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 The earliest information in which the name of Brzeziny appears is from the mid-14th century and it is related to the local parish church.[1.1] In the beginning Brzeziny belonged to the royal demesnes. Its first owner known by name was the governor of Łęczyca – Borzywój. Other places which belonged to Brzeziny were: the town of Brzeziny, the village of Brzeziny, and the villages of Lipiny and Polik. The first mayor of the town was Mikołaj (known only by his first name) in 1426. In the Renaissance period, i.e. in the second half of the 16th and at the beginning of the 17th century there were about 300 workshops and Brzeziny became the most important centre of cloth production in Poland. In the 16th century the town was inhabited by Scots, whose main occupation was brewing. In 1752 also Germans, mainly craftsmen, settled in. The growth of the town was halted in the second half of the 17th century.[1.2] The development of the cottage industry tailoring ended the economic collapse of the town in the late 19th century and started its rapid growth.[1.3] Brzeziny became a significant centre of clothing production. Cheap products were intended for the Kingdom of Poland lower-class buyers. A large part of the clothing production was exported to the Russian markets. Since then the growth of the town was closely connected with the economic situation in the clothing industry.  

During annexation the economy of the town plunged into stagnation. The industrial area of Łódź did not influence Brzeziny. In addition, the town was far from the main communication routes.  

The economy based on agriculture, distillation, brewing and tanning, while craft and trade were not of the first importance. During the interwar period the cottage industry tailoring developed rapidly.[1.2] In 1937 there were 649 tailoring workshops in Brzeziny County. The total number of firms was 2623, comprising 1456 Jewish and 1167 Christian ones. After the Second World War, on 1 June 1945 the First Mechanical Tailoring Plant was set up, which produced army uniforms. Two years later the firm was transformed into ”Mechanical Sewing Factory No. 8” which belonged to the Polish State Tailoring Factories in Łódź, and later transformed into Brzeziny Clothing Industry Workshops – Damina. In 1963 Damina employed 1322 workers and produced women’s wear. The 1970s were the best years in the history of that firm.[1.2]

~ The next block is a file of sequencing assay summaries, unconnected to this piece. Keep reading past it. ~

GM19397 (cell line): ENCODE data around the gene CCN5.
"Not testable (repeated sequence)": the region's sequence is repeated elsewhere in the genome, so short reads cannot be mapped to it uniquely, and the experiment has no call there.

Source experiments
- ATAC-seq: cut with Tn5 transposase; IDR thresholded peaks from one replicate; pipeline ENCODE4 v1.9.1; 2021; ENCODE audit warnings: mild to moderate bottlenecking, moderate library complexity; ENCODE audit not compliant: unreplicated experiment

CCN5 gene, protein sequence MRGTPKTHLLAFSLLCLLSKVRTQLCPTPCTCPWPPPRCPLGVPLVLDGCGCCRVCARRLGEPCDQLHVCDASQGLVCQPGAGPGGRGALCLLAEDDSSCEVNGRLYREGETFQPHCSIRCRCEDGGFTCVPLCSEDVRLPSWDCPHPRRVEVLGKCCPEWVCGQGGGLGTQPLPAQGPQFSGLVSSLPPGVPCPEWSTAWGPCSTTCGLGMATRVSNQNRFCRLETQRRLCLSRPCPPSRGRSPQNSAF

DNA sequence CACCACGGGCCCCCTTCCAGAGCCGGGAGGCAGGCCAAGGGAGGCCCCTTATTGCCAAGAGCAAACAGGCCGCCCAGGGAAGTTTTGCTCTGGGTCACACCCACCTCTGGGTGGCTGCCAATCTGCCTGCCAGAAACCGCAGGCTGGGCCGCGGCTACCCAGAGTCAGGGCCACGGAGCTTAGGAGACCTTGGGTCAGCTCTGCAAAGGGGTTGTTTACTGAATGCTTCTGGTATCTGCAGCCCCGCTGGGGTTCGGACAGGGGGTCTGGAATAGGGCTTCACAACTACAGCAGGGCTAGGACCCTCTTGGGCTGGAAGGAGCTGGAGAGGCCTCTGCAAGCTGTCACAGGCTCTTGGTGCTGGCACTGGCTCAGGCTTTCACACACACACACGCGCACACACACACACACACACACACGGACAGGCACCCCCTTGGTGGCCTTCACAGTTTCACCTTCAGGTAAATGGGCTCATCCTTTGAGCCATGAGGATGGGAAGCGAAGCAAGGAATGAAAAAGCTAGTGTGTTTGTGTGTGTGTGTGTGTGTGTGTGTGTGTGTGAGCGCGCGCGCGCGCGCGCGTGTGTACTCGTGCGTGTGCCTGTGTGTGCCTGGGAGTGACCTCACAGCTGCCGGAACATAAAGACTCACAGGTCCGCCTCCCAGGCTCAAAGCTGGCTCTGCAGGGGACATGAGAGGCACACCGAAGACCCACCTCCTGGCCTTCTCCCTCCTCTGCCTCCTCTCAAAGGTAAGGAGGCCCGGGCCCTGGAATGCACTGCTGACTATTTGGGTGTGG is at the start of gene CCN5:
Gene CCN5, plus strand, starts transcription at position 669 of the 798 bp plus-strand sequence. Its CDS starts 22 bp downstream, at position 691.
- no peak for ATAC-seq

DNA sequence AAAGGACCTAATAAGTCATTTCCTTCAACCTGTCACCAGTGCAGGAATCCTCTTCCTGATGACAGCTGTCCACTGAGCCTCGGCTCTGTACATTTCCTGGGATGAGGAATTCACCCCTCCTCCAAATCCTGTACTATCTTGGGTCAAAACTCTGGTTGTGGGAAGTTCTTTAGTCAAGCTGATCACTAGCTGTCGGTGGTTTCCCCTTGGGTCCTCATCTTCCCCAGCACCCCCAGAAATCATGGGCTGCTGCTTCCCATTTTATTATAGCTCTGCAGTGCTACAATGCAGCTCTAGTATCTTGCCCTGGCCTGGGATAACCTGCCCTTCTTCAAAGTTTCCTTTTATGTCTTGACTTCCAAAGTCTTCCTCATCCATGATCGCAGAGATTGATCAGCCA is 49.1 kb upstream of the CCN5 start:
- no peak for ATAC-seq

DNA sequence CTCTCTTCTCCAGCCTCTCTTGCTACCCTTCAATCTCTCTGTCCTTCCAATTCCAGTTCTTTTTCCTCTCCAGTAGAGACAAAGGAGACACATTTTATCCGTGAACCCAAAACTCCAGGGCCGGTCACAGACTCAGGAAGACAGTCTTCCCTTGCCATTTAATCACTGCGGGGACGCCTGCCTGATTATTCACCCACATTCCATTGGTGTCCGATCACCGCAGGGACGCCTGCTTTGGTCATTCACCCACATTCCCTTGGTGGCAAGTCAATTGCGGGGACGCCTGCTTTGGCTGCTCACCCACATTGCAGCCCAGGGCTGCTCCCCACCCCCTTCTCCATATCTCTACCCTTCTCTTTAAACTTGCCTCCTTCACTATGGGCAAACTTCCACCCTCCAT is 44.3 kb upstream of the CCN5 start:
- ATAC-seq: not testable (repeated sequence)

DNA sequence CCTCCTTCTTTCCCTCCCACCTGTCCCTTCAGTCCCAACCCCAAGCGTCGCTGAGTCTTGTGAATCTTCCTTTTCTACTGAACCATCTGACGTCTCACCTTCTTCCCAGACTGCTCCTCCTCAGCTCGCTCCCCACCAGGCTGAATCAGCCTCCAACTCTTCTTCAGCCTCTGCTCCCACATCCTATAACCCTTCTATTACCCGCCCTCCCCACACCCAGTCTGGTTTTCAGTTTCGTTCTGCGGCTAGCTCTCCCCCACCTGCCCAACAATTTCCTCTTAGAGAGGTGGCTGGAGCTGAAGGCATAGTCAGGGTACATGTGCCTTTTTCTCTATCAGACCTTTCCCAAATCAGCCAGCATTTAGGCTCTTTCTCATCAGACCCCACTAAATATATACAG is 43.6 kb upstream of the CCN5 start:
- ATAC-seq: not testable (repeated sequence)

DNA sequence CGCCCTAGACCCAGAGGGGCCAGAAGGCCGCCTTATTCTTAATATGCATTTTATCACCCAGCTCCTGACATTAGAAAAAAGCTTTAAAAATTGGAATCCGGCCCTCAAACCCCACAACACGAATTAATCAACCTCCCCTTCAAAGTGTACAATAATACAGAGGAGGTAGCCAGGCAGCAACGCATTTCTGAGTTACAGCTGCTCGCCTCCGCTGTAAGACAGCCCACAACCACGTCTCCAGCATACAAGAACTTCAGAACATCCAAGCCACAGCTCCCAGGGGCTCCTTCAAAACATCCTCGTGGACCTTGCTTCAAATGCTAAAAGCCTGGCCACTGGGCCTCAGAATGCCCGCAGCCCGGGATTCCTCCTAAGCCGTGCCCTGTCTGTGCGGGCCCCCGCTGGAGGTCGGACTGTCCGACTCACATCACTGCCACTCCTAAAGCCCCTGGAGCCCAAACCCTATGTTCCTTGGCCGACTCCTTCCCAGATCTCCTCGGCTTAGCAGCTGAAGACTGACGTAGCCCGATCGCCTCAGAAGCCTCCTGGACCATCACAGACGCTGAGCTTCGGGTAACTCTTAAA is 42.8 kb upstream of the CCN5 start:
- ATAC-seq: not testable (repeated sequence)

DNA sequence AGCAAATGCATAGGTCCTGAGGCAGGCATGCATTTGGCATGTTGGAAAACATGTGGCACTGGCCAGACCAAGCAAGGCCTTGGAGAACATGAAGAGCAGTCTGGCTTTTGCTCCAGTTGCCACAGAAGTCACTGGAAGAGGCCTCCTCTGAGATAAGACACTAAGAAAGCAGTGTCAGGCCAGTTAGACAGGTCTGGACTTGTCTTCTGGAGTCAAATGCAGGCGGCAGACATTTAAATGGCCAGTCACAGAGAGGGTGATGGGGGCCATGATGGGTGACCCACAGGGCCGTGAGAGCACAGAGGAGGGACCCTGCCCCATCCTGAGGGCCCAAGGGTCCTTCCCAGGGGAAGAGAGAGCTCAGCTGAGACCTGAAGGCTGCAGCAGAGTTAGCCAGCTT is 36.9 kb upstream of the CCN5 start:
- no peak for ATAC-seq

Four catholic churches founded between the 14th and mid-18th century are the only remnants of Brzeziny old buildings. Until 1882 houses were built mainly of wood. In 1860 there were 334 houses including only 5 which were built of bricks. In 1875 fire destroyed a few dozen houses in the town centre including the whole Jewish district with its wooden synagogue. New Neo-Renaissance, eclectic and modernistic tenement houses were built in place of the burnt ones. About 80 of those buildings survived, mainly in the streets: 3 Reformacka, 1, 13, 15, 16/18 Św. Anny, 1 Staszica, 10 and 12 Mickiewicza, 2 Berka Joselewicza, 13 Sienkiewicza and 18 Piłsudskiego Streets.

The process of shaping the Brzeziny area, which at present is 22.4 km2, ended in 1853. The town belonged to the Russian Empire to 1915 and between 1915 and 1918 Brzeziny were under German occupation. The town was a capital of the district until 1975. Between 1975 and 1998 the administrative town belonged to Skierniewickie Province.[1.6] 



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[1.1] Nowak T., Rosin R., Wiklas H., Brzeziny i okolice do schyłku XVI w. [w:] Brzeziny. Dzieje miasta do 1995 roku, red. Badziak Kazimierz, Łódź – Brzeziny 1997, s. 43


[1.3] Kołodziej J., Wizerunek Brzezin [w:] Brzeziny na starej fotografii, red. Elżbieta Putyńska, Brzeziny 1997, s. 5



[1.6] Kołodziej J., Wizerunek Brzezin…, s. 5

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